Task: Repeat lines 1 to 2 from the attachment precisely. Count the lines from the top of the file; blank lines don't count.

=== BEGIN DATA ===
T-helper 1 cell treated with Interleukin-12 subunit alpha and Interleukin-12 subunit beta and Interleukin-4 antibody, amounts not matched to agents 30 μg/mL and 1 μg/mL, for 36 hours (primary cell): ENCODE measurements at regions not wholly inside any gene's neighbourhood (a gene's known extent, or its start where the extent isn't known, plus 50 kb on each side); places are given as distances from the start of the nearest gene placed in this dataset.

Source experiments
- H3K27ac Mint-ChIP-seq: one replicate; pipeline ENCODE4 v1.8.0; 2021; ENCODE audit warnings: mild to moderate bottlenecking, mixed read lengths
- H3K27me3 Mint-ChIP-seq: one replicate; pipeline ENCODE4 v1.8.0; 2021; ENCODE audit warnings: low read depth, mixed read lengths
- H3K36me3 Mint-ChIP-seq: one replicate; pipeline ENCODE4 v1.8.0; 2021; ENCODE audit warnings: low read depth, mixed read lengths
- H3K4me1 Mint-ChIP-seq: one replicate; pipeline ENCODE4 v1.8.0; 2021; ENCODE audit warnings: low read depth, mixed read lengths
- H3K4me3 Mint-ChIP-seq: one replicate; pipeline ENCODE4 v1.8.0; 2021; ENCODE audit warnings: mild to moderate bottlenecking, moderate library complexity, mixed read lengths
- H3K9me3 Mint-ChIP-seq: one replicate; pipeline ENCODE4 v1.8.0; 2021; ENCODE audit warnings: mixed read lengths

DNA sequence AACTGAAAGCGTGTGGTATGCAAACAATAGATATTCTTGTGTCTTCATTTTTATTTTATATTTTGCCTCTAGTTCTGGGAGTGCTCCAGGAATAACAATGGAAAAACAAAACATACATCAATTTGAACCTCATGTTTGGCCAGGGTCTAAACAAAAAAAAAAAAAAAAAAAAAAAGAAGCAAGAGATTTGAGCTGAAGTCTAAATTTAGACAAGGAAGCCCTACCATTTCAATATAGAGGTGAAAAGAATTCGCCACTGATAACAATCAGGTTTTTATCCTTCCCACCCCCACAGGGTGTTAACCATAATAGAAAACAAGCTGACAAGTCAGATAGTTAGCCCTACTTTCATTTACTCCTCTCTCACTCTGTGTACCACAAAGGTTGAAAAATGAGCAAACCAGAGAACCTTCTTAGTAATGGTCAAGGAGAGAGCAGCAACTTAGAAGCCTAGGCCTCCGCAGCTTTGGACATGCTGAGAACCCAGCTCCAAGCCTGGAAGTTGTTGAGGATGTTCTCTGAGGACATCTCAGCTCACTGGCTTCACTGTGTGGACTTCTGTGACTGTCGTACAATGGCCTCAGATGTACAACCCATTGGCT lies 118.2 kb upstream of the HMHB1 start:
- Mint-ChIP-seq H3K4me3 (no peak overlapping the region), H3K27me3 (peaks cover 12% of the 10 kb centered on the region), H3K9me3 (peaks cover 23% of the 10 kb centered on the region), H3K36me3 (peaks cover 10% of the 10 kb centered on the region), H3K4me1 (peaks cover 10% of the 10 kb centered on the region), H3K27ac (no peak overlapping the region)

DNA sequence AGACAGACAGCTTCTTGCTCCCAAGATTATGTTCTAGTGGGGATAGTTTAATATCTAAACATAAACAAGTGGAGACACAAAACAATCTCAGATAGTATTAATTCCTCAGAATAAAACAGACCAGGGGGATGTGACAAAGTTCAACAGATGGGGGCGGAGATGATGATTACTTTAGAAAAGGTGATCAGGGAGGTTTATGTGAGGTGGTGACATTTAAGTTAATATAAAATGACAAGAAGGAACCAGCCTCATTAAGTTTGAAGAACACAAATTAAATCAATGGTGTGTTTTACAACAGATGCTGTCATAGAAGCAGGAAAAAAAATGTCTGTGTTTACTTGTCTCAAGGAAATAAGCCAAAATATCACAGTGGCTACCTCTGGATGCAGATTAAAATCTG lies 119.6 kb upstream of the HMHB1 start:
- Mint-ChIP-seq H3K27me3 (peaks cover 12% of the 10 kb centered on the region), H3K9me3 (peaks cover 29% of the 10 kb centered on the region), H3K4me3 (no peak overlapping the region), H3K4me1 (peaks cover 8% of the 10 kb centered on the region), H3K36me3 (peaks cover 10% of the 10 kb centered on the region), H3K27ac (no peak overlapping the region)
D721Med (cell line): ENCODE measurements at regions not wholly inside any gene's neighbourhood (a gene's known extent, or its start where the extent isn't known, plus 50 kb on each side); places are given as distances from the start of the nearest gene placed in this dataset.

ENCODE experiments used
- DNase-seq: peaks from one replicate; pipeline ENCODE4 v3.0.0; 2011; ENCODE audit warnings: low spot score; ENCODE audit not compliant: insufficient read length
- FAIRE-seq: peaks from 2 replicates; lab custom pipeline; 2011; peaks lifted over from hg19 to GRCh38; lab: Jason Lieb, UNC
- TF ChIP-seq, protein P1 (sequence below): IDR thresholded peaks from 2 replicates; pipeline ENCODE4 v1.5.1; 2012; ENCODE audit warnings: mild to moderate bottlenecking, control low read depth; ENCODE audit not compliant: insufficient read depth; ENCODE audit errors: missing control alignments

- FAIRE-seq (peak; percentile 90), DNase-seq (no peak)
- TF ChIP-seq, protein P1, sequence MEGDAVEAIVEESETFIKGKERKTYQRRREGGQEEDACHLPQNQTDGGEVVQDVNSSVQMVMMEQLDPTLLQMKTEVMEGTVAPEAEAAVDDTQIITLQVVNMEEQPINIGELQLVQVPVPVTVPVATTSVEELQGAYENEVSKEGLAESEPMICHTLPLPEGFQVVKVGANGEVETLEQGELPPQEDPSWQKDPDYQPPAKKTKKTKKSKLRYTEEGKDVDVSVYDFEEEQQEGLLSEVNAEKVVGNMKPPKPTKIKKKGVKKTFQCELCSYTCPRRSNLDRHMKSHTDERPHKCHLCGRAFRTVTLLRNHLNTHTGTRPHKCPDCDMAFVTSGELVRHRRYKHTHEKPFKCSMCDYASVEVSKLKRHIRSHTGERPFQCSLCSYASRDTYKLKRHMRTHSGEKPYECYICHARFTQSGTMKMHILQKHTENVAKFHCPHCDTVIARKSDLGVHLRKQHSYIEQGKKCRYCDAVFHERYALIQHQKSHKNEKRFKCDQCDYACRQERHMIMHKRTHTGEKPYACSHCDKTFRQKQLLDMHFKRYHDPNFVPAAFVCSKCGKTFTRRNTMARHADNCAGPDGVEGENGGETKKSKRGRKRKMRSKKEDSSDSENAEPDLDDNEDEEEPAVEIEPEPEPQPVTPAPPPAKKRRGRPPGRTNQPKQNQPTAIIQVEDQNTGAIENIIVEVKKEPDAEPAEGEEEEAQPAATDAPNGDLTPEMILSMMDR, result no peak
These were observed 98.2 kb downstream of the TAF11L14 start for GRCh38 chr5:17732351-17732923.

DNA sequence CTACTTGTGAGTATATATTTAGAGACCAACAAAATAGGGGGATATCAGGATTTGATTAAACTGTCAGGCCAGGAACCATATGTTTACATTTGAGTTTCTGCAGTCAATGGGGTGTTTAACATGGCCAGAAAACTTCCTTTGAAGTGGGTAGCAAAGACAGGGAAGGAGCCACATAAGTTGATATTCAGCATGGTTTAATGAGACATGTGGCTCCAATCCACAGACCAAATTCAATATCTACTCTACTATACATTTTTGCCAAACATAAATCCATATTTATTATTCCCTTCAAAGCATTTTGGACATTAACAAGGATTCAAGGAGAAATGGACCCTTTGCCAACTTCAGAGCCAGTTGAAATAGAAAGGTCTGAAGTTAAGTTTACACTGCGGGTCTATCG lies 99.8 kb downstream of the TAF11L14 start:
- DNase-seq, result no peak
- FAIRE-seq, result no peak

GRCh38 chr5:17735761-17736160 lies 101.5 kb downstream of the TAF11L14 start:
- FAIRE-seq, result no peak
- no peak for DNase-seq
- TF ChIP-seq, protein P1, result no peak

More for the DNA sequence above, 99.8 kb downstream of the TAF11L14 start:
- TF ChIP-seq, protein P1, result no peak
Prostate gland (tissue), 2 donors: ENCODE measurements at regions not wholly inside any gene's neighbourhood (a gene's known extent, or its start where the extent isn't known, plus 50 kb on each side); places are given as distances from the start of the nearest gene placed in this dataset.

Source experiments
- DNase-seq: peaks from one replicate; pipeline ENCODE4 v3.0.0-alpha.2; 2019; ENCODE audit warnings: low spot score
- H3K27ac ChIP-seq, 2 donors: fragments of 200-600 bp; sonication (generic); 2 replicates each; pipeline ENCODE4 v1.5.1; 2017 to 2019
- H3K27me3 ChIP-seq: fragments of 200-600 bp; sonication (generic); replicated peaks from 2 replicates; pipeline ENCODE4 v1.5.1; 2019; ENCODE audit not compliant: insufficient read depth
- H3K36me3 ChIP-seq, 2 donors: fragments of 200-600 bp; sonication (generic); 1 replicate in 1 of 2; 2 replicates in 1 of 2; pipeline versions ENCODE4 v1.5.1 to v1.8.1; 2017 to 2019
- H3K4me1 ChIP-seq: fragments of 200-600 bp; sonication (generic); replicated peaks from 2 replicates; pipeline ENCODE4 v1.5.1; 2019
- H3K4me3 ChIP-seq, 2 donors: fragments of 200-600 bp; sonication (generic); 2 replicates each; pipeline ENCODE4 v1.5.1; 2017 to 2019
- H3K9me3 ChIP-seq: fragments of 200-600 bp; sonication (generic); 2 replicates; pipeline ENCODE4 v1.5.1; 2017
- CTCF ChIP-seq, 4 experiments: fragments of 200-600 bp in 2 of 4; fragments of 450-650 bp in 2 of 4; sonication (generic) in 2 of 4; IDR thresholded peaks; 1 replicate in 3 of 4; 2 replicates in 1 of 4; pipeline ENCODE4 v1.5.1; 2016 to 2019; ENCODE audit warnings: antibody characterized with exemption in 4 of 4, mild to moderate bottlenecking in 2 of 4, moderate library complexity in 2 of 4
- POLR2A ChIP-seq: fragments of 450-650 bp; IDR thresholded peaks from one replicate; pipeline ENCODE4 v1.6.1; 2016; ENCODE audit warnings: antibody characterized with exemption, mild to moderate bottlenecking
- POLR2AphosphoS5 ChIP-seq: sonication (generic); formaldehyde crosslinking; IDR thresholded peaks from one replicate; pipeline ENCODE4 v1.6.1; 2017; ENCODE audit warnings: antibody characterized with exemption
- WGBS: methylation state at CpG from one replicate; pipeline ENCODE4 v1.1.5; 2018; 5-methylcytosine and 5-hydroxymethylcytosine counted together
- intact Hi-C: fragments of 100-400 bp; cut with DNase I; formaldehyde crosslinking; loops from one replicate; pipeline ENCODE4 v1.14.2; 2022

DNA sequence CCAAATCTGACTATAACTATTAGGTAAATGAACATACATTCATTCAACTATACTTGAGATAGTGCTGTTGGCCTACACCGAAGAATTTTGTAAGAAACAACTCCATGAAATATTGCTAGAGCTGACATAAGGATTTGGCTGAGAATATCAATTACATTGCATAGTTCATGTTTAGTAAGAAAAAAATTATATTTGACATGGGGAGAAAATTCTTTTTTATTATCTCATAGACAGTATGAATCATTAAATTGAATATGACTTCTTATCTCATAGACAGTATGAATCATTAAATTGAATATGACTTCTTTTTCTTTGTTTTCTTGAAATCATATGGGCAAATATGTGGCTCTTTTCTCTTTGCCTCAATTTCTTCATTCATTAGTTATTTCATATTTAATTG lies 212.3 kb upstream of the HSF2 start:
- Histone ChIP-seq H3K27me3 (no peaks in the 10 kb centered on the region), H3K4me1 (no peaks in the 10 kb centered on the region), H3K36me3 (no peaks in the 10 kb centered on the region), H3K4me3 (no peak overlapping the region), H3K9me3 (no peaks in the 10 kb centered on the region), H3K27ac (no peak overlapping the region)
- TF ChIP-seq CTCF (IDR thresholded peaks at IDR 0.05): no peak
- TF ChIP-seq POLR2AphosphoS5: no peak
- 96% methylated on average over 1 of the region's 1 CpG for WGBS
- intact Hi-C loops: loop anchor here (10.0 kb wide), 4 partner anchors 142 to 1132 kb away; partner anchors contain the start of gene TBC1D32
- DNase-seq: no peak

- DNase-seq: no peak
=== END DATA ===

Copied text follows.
T-helper 1 cell treated with Interleukin-12 subunit alpha and Interleukin-12 subunit beta and Interleukin-4 antibody, amounts not matched to agents 30 μg/mL and 1 μg/mL, for 36 hours (primary cell): ENCODE measurements at regions not wholly inside any gene's neighbourhood (a gene's known extent, or its start where the extent isn't known, plus 50 kb on each side); places are given as distances from the start of the nearest gene placed in this dataset.

Source experiments